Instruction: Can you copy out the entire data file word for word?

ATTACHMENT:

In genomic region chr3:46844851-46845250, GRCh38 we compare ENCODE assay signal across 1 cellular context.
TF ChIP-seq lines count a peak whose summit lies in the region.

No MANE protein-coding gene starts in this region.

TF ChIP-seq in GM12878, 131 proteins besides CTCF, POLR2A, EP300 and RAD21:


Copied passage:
In genomic region chr3:46844851-46845250, GRCh38 we compare ENCODE assay signal across 1 cellular context.
TF ChIP-seq lines count a peak whose summit lies in the region.

No MANE protein-coding gene starts in this region.

TF ChIP-seq in GM12878, 131 proteins besides CTCF, POLR2A, EP300 and RAD21: